In this book Yves Gingras puts across a view I very broadly and basically agree with: the two forms of knowledge are fundamentally irreconcilable, as they are based on vastly different approaches:
Religion is mythical in origin, attempting to explain what we don't know via tales from round the campfire, which grow into a tradition, which is finally sanctioned by authority.
Science is, as Addy Pross describes in What Is Life, more like the legacy of hunter/trackers; you read the signs of nature, and deduce from evidence. This evolves into a form of knowledge collectively open to continual review and revision, as opposed to the entrenched 'rearguard action' continually fought by religious traditions, as their explanations are superseded by better scientific ones.
As Laplace allegedly said to Napoleon, when asked if he believed in God, 'I have no need of that hypothesis'. Neither has Gingras. Neither have I.
A large chunk of the first half of the book is a detailed account of the well-known story of Galileo's tussles with the Catholic Church and subsequent controversies involving not just astronomy but also geology and biology, including of course Darwin. He goes on to demonstrate the increasing calls for dialogue between the two disciplines, including an ever-increasing number of books, conferences, etc. on the subject in recent years, and explains why he thinks it is all a waste of time and effort. He even has graphs showing things like "the number of books published with the words "science" and "religion" in their title, 1712-2009", split between French and English books, demonstrating the huge increase in the later years. He goes on, in a somewhat exasperated tone, to criticise the Templeton Foundation which gives huge grants to practitioners in the science-and-religion field, and, more understandably, American states and politicians who allow various sects to practise faith-healing on their sick children, to the detriment of those children. One section I found particularly interesting was the effect of atomism (the precursor of modern atomic theory claiming that all matter consists of atoms whose movement can cause change in material things) on the Catholic belief in the Eucharist. As a Catholic I do think the Church should consider changing the language it uses on this subject; "transsubstantiation" is a most ungainly word in my view, nor do I particularly like the use of words like "accidents" and "substance" in this connection, it seems rather too specific for what surely remains a mystery.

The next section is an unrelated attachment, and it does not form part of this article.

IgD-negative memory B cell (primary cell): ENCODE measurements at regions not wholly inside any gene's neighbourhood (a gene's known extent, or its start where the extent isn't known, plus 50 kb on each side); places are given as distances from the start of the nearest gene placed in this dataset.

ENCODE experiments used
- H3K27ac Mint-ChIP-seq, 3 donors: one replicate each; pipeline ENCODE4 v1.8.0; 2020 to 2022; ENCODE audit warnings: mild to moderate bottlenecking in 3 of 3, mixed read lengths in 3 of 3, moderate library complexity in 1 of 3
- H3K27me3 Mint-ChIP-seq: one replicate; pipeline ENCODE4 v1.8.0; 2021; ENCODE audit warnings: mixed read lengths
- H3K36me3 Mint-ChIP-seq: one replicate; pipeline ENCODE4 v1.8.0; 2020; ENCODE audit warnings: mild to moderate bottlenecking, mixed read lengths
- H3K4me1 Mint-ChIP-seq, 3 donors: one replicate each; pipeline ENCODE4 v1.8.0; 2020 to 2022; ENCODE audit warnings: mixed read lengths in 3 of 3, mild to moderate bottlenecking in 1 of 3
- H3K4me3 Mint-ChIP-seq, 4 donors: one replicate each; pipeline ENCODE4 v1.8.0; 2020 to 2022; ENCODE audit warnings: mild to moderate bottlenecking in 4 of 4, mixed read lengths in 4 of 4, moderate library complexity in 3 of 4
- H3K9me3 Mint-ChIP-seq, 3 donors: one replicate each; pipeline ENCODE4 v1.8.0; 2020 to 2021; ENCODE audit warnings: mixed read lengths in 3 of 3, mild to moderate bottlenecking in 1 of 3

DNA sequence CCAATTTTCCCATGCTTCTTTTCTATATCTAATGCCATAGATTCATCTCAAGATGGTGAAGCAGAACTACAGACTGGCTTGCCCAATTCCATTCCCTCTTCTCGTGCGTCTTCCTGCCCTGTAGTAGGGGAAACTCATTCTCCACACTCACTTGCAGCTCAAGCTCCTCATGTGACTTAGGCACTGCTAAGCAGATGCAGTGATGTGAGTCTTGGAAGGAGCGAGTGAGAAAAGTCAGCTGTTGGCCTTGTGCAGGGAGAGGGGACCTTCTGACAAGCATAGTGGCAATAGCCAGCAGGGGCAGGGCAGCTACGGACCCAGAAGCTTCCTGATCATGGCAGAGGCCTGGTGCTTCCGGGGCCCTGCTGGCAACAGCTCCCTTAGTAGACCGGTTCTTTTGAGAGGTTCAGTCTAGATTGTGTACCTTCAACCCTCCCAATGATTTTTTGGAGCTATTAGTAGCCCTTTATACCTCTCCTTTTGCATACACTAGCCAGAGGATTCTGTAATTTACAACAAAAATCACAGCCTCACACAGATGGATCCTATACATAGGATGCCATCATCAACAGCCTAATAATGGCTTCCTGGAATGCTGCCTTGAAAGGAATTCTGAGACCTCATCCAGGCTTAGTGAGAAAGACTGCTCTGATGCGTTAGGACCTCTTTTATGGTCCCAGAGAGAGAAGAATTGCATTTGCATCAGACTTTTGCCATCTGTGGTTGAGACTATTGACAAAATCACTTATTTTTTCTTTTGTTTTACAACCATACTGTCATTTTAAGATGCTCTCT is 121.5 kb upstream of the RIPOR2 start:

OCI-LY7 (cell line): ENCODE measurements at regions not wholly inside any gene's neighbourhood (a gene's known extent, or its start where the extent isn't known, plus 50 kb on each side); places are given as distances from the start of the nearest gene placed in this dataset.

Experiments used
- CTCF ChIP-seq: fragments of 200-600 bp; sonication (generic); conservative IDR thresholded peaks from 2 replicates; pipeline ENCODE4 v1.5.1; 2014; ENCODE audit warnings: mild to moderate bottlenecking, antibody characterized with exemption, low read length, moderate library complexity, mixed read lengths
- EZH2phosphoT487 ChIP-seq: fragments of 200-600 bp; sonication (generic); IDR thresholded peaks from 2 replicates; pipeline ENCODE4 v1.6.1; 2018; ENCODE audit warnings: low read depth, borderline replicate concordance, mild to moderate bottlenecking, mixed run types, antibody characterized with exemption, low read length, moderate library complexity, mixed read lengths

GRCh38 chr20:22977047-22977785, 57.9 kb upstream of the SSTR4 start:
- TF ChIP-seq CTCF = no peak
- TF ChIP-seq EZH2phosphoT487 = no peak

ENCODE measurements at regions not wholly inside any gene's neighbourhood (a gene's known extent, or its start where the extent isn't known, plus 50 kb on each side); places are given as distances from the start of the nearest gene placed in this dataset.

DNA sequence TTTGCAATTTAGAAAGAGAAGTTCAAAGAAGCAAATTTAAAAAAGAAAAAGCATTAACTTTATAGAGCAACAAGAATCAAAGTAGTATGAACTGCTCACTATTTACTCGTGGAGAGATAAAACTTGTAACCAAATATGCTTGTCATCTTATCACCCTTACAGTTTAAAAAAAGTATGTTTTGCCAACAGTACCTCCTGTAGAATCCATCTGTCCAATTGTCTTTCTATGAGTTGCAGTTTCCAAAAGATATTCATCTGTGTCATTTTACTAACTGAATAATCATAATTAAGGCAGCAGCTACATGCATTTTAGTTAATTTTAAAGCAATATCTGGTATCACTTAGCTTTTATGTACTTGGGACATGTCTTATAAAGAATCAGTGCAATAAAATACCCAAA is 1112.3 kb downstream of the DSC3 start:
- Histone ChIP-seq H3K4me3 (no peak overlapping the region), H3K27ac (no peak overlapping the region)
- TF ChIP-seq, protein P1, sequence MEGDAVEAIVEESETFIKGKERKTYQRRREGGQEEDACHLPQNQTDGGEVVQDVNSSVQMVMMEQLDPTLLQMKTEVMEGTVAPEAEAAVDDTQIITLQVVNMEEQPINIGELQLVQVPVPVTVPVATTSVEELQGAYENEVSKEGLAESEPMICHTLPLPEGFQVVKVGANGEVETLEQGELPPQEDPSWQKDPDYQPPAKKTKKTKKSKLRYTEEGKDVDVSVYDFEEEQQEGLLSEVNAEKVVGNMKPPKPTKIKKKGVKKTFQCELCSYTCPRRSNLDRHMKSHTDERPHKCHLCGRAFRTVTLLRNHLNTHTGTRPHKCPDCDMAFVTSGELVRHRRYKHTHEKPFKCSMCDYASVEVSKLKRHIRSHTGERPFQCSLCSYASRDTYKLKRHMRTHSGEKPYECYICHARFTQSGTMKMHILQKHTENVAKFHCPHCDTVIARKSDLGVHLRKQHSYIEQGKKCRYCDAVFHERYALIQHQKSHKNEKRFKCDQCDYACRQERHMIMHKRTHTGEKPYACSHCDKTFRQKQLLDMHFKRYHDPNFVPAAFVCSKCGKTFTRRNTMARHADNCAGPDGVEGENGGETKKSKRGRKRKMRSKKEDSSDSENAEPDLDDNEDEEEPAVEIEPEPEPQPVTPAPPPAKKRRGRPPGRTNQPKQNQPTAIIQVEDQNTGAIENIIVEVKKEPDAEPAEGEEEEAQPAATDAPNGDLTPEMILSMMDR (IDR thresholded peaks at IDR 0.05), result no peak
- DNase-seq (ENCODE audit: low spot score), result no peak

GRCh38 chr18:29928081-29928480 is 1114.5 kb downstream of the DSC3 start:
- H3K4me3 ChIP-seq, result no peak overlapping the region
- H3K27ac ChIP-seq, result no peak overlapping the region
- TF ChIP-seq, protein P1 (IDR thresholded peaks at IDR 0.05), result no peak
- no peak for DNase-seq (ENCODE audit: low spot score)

There is no mention whatsoever of the two events in the Christian Faith which sceptics repeatedly refute, namely the Virgin Birth and, especially, the Resurrection. Presumably this is because they were once-and-for-all supernatural events which are unrepeatable in principle, so cannot be disproved by science. Nor is there any mention of the miracles of Jesus.
In short, this is a very well researched though polemical book which should be seen as a challenge to fundamentalist interpretations of religion, though the author does allow his irritation to show rather too much when discussing the Templeton Foundation.